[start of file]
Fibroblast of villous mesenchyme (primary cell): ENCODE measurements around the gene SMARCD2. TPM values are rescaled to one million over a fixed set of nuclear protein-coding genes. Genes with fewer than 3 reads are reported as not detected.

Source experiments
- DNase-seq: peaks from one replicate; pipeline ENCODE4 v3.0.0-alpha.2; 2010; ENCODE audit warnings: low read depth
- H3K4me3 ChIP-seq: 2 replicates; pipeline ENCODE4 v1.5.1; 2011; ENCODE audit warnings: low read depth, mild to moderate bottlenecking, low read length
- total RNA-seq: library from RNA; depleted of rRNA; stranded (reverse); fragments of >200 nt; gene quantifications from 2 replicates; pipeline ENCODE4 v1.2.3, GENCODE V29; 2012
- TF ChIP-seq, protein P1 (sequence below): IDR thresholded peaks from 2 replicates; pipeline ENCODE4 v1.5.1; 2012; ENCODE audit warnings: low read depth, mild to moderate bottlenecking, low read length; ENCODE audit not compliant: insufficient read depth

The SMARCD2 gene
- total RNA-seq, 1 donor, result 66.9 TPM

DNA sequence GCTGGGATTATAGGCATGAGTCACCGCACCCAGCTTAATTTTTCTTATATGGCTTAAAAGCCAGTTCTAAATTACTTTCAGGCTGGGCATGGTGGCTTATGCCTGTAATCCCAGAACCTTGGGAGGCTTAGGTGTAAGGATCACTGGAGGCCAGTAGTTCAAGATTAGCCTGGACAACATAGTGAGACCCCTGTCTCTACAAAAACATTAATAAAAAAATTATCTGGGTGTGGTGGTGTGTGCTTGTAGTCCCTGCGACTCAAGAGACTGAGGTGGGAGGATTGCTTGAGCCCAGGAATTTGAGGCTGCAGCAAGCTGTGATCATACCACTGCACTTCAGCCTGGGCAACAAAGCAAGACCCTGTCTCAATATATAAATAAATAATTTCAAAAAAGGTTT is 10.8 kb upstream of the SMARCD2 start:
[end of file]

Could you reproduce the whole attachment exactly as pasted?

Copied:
Fibroblast of villous mesenchyme (primary cell): ENCODE measurements around the gene SMARCD2. TPM values are rescaled to one million over a fixed set of nuclear protein-coding genes. Genes with fewer than 3 reads are reported as not detected.

Source experiments
- DNase-seq: peaks from one replicate; pipeline ENCODE4 v3.0.0-alpha.2; 2010; ENCODE audit warnings: low read depth
- H3K4me3 ChIP-seq: 2 replicates; pipeline ENCODE4 v1.5.1; 2011; ENCODE audit warnings: low read depth, mild to moderate bottlenecking, low read length
- total RNA-seq: library from RNA; depleted of rRNA; stranded (reverse); fragments of >200 nt; gene quantifications from 2 replicates; pipeline ENCODE4 v1.2.3, GENCODE V29; 2012
- TF ChIP-seq, protein P1 (sequence below): IDR thresholded peaks from 2 replicates; pipeline ENCODE4 v1.5.1; 2012; ENCODE audit warnings: low read depth, mild to moderate bottlenecking, low read length; ENCODE audit not compliant: insufficient read depth

The SMARCD2 gene
- total RNA-seq, 1 donor, result 66.9 TPM

DNA sequence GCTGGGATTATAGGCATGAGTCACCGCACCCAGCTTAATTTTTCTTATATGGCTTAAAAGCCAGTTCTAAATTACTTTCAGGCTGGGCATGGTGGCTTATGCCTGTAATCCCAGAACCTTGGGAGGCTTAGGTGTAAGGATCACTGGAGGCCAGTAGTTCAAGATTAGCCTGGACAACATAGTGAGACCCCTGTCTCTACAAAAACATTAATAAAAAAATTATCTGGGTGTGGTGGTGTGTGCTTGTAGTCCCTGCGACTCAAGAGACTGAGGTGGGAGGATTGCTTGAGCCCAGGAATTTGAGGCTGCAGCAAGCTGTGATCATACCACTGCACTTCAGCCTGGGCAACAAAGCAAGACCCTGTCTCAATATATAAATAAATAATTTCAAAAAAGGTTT is 10.8 kb upstream of the SMARCD2 start: